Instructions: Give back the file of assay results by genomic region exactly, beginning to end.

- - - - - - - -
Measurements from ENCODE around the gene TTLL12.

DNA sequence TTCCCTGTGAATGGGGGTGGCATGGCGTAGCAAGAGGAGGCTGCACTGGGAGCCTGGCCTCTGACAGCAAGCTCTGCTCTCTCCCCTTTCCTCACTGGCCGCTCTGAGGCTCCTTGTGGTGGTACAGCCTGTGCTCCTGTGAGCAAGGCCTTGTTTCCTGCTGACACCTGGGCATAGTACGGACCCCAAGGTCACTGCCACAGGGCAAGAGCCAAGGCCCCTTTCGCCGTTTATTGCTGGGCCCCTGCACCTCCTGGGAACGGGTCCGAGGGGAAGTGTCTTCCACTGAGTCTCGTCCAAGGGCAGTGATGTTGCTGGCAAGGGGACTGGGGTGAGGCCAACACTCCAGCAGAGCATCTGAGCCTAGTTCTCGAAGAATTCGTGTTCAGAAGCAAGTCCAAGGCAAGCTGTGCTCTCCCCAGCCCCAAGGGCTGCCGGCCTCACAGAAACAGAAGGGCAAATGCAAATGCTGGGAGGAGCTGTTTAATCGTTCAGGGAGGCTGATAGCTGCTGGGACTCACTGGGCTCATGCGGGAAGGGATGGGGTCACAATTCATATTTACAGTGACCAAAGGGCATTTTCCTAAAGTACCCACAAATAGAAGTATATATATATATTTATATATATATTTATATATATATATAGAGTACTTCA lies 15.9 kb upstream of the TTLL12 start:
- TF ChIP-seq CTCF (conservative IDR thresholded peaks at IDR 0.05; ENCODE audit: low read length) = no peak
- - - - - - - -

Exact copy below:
Measurements from ENCODE around the gene TTLL12.

DNA sequence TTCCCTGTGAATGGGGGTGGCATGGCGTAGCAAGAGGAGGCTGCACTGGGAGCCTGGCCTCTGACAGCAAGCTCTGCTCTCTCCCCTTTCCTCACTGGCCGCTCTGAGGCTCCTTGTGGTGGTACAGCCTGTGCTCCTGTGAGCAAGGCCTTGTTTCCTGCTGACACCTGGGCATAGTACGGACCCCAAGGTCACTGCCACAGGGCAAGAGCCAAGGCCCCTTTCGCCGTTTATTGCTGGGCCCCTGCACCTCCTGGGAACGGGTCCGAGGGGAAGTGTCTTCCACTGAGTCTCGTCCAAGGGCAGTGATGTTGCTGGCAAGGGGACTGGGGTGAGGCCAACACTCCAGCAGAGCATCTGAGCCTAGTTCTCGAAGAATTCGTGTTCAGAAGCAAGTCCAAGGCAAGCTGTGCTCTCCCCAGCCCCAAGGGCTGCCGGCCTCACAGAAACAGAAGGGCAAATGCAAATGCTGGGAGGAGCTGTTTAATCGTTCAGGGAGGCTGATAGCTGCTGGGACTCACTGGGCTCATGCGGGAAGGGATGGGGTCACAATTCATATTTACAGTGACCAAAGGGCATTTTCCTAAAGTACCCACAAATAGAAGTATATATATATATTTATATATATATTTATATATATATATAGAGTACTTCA lies 15.9 kb upstream of the TTLL12 start:
- TF ChIP-seq CTCF (conservative IDR thresholded peaks at IDR 0.05; ENCODE audit: low read length) = no peak